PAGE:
3. Mental health emergencies—including suicidal behavior, sexual assault and those involving alcohol and other drugs—often occur after working hours or on the weekend.

Mental health care may be outsourced during those times to campus security, housing or external virtual services. Although such resources can play an important role, institutions should carefully consider whether students are able to access high-quality mental health care during evenings and weekends.

Students may be best served by campus-affiliated mental health professionals who know its culture, calendar, landmarks and resources, such as the CAPS After Hours program at Wayne State University. Feedback from that program has been quite positive; for instance, one student noted, “It helps to know I can call you in the middle of the night. That’s when my urge to cut overwhelms me.”

Another advantage of an integrated after-hours (“night CAPS”) approach is its “seamless care”—that is, mental health providers on duty can easily schedule students for follow-up appointments or include notes summarizing crisis interventions that are easily accessed by students’ daytime providers.

4. Students of color report diverse needs, preferences and challenges regarding mental health care and related resources.

However, these students are less likely to receive mental health treatment than are white students, with Asian and Asian American students obtaining the lowest levels of treatment. Marcia Liu and David Rivera advised institutions to:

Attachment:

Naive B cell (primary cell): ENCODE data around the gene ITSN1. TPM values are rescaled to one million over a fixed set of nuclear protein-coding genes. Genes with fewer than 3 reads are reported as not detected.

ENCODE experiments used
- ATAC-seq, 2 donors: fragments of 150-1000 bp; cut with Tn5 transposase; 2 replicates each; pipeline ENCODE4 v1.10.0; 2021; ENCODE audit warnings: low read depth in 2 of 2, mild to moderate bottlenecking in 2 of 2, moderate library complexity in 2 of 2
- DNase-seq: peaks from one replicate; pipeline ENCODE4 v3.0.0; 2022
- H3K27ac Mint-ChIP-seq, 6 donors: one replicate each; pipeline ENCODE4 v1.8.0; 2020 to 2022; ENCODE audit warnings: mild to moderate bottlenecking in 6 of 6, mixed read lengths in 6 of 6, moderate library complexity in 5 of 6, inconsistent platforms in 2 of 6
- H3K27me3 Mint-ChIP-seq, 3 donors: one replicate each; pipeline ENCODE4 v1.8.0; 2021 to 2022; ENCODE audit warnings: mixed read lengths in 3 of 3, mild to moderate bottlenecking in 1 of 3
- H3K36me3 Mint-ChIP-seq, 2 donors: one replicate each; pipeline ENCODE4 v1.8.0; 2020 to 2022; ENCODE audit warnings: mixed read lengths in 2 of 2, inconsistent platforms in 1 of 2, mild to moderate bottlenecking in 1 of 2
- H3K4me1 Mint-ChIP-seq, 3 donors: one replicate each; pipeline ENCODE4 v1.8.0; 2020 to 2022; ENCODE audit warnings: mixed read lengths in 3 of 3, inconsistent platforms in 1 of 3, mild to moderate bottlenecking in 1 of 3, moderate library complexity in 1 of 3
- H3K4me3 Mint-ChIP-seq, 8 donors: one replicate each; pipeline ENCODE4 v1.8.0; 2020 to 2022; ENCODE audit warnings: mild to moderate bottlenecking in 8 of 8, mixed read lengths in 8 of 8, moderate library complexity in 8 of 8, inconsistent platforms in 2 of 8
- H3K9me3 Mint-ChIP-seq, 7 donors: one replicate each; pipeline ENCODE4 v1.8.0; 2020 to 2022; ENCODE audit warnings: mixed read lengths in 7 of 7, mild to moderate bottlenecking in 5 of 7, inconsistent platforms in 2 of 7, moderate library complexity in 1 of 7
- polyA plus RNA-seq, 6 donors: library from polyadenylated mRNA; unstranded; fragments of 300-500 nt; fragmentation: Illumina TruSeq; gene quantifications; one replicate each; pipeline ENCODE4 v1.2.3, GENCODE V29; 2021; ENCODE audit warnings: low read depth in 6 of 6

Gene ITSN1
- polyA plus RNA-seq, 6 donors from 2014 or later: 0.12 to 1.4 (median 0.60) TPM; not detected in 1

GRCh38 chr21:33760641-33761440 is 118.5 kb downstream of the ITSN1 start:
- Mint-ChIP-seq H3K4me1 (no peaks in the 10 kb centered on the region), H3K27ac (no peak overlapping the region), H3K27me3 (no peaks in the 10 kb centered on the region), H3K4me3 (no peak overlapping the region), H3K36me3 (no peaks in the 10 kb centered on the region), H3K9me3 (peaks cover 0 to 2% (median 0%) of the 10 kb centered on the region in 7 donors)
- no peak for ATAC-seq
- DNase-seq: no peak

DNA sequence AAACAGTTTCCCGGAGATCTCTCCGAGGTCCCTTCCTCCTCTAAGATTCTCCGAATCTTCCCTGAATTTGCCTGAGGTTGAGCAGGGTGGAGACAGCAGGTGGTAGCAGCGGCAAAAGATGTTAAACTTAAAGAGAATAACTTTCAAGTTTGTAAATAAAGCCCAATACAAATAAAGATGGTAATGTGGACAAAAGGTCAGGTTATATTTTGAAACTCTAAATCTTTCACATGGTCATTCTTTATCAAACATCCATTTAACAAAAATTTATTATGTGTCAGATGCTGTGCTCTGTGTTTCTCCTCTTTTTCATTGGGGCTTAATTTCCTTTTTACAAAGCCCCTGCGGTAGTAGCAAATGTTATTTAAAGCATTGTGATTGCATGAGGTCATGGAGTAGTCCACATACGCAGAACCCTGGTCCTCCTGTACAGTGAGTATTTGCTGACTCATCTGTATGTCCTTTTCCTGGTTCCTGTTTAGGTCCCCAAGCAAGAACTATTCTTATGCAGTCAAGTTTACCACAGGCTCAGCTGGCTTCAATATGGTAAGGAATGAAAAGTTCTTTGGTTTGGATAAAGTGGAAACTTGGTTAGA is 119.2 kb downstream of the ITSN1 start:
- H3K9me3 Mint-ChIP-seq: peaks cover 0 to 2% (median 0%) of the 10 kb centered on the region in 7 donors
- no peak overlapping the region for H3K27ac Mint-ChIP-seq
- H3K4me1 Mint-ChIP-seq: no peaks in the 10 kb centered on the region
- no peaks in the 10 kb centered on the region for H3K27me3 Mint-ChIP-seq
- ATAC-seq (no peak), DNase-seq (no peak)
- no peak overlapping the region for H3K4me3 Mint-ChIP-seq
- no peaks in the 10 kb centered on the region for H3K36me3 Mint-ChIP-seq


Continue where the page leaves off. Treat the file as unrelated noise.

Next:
• Build trust through racial trauma–informed leadership that acknowledges systemic problems and racial trauma both on and off campus.
  • Foster a collaborative approach to engaging with students of color that emphasizes listening (e.g., “what do you need?”).
  • Engage faculty and staff in creating “third spaces” for healing, belonging and well-being.
  • Prioritize mental health as an investment.

Institutions can also partner with organizations such as the Steve Fund that work to improve mental health for students of color in ways that are most appealing, accessible and equitable.

5. Community colleges are often underserved when it comes to mental health, with only 70 percent of community colleges offering some type of mental health services and larger student-to-counselor ratios than other institutions of higher education.

Community colleges also have more low-income, first-generation, minority and part-time students; in addition, data indicate that their perceptions of institutional support differ from those of university students. According to University of Michigan doctoral student Amy Rusch, community college students prefer a hybrid model of mental health care that they can access without disrupting their jobs or caregiving responsibilities. Financial stress predicts poorer mental health and serves as the largest barrier to obtaining treatment among community college students.

To address the current gaps in care for community college students’ mental health and related needs, broad-based programs may best support students’ mental health and well-being.

Rachel Goldsmith Turow is the author of The Self-Talk Workout: Six Science-Backed Strategies to Dissolve Self-Criticism and Transform the Voice in Your Head (Shambhala, 2022). She is a clinical psychologist, research scientist and educator specializing in self-criticism and self-compassion. She is an adjunct faculty member at Seattle University and at the Icahn School of Medicine at Mount Sinai.